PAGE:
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Roger De Hoveden
The Annals vol.2., From A.D. 1180 To A.D. 1201.


Sir John Froissart's Chronicles of England, France, Spain and the Ajoining Countries from the latter part of the reign of Edward II to the coronation of Henry IV in 12 volumes 

Chronicles of Enguerrand De Monstrelet (Sir John Froissart's Chronicles continuation) in 13 volumes 

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Roger De Hoveden
The Annals vol.2., From A.D. 1180 To A.D. 1201.
page 408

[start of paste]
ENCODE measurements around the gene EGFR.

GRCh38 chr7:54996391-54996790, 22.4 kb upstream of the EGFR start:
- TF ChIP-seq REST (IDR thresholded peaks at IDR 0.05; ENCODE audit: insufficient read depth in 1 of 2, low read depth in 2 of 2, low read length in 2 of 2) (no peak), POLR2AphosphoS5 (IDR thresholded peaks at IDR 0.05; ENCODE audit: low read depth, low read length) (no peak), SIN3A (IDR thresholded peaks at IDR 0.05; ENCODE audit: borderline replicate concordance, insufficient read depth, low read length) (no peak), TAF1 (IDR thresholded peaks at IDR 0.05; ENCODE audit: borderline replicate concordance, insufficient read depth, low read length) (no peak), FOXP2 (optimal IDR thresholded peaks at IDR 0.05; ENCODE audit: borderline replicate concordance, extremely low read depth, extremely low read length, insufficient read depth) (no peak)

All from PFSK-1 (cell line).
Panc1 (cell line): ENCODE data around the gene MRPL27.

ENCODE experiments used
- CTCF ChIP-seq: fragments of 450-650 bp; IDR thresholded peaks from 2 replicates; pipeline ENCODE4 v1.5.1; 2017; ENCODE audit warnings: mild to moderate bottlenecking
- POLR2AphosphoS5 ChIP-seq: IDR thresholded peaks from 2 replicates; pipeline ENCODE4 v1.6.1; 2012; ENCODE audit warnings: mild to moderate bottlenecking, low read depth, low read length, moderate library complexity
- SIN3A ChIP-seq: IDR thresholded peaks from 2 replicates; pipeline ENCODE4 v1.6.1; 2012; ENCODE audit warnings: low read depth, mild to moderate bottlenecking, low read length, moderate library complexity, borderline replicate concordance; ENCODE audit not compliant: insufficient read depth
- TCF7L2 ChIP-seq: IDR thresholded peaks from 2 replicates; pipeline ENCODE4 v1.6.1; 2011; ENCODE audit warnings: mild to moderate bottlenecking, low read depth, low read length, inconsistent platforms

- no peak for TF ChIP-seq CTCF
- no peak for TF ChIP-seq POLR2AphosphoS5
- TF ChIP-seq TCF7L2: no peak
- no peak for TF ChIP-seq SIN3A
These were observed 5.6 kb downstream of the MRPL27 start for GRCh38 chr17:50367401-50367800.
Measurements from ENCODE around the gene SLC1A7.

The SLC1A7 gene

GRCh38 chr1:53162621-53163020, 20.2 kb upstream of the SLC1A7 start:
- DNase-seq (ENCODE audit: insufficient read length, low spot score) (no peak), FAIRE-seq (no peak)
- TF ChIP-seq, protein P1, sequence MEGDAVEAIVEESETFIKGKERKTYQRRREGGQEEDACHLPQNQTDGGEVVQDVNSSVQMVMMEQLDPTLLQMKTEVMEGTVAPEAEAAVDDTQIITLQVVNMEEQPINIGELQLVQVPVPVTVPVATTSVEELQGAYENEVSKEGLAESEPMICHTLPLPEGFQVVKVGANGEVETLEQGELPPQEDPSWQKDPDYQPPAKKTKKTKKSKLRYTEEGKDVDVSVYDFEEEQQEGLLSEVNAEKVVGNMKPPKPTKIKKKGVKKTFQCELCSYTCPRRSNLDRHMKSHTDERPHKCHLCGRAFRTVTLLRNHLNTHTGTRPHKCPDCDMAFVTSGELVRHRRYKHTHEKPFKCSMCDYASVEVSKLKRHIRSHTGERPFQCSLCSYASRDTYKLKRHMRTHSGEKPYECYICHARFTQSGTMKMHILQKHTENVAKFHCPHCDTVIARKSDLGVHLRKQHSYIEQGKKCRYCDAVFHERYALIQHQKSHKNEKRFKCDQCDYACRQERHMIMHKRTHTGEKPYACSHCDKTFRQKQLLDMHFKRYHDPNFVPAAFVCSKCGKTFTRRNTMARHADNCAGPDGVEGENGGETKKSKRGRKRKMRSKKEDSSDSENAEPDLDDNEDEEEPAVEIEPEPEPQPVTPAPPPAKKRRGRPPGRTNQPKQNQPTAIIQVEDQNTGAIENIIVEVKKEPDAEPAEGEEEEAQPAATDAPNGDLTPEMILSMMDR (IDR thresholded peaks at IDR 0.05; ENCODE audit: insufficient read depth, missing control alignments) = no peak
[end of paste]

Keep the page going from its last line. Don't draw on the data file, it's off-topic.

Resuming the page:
407 A.D. 1197. EXILE OF THE ARCHBISHOP OF DUBLIN. keeper, and then, ascending to the top of it, shouted with a loud voice the war-cry of the Christians, " Christ, the Son of God, aid us and his Holy sepulchre." Alarmed at the cry, the pagans fled to the mountains, leaving the castle, the city, their provisions, and their arms, on which the Christians were received into the city and the castle with gladness. After this, the said archbishop of Mentz, by the advice and wish of the chief men of Germany, gave to Aimeric, lord of Cyprus, Acre, and Tyre, and Baruth,63 and the other cities which they had taken ; and then gave him Milicent to wife, who had been the wife of Henry, count of Champagne, and crowned them in the city of Baruth ; on which Aimeric became the liegeman of Henry, emperor of the Bomans, for the isle of Cyprus. Of the Exile of John, Archbishop of Dublin. In the same year, Hamo de Valence, and the other guardians of Ireland, liegemen of earl John, brother of Bichard, king of England, did great injuries to John Cumin, archbishop of DubBn. Consequently, the said archbishop, preferring to go into exBe, rather than endure that these enormities against him and his church should any longer go unpunished, excommunicated the said presumptuous men, and, pronouncing sentence of interdict upon his archbishopric, took his departure. He also ordered the crosses and images of the cathedral church to be laid on the ground, and to be surrounded with thorns, that thus these malefactors might be smitten with fear, and be checked in their intentions to rage against the property of the church. But while they were still persevering in their malignant purposes, a miracle happened, in our times quite unheardof. There was, in the cathedral church of Dublin, a cross, on which the figure of Christ was carved with great exactness ; this, aB the Irish, as well as others, held in the greatest veneration. Now, while this crucifix was lying prostrate on the ground, and surrounded with thorns, on the sixth day of the week, it feB into an agony, and the face appeared to be suffused with an exceeding red colour, just as though it were before a heated furnace, and a violent sweat ran down from the face, and from its eyes fell drops, as though it were weeping ; and at the sixth hour of the day, blood and water came forth from • 3 Now Beyrout.

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